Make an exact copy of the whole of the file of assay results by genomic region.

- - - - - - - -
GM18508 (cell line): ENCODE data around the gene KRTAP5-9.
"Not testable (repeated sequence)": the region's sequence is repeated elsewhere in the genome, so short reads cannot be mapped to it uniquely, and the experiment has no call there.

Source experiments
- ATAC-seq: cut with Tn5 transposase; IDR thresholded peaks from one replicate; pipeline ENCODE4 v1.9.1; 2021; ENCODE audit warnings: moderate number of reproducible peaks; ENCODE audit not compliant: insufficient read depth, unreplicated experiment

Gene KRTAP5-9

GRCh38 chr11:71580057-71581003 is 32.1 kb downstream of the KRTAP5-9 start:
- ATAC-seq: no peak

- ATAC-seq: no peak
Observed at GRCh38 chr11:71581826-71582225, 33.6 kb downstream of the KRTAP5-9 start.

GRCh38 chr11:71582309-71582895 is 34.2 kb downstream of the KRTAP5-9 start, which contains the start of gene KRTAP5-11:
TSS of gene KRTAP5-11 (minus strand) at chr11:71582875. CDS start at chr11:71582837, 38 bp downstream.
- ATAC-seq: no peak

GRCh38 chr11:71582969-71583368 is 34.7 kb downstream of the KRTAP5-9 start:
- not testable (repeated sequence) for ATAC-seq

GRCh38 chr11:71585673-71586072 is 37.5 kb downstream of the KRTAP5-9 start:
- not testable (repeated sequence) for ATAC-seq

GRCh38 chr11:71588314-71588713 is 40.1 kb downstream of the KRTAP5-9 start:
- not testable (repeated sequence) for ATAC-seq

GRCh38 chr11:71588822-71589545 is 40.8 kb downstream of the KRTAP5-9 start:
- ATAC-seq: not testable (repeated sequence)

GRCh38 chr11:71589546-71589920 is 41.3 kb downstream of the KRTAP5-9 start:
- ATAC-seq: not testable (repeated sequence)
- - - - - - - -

GM18508 (cell line): ENCODE data around the gene KRTAP5-9.
"Not testable (repeated sequence)": the region's sequence is repeated elsewhere in the genome, so short reads cannot be mapped to it uniquely, and the experiment has no call there.

Source experiments
- ATAC-seq: cut with Tn5 transposase; IDR thresholded peaks from one replicate; pipeline ENCODE4 v1.9.1; 2021; ENCODE audit warnings: moderate number of reproducible peaks; ENCODE audit not compliant: insufficient read depth, unreplicated experiment

Gene KRTAP5-9

GRCh38 chr11:71580057-71581003 is 32.1 kb downstream of the KRTAP5-9 start:
- ATAC-seq: no peak

- ATAC-seq: no peak
Observed at GRCh38 chr11:71581826-71582225, 33.6 kb downstream of the KRTAP5-9 start.

GRCh38 chr11:71582309-71582895 is 34.2 kb downstream of the KRTAP5-9 start, which contains the start of gene KRTAP5-11:
TSS of gene KRTAP5-11 (minus strand) at chr11:71582875. CDS start at chr11:71582837, 38 bp downstream.
- ATAC-seq: no peak

GRCh38 chr11:71582969-71583368 is 34.7 kb downstream of the KRTAP5-9 start:
- not testable (repeated sequence) for ATAC-seq

GRCh38 chr11:71585673-71586072 is 37.5 kb downstream of the KRTAP5-9 start:
- not testable (repeated sequence) for ATAC-seq

GRCh38 chr11:71588314-71588713 is 40.1 kb downstream of the KRTAP5-9 start:
- not testable (repeated sequence) for ATAC-seq

GRCh38 chr11:71588822-71589545 is 40.8 kb downstream of the KRTAP5-9 start:
- ATAC-seq: not testable (repeated sequence)

GRCh38 chr11:71589546-71589920 is 41.3 kb downstream of the KRTAP5-9 start:
- ATAC-seq: not testable (repeated sequence)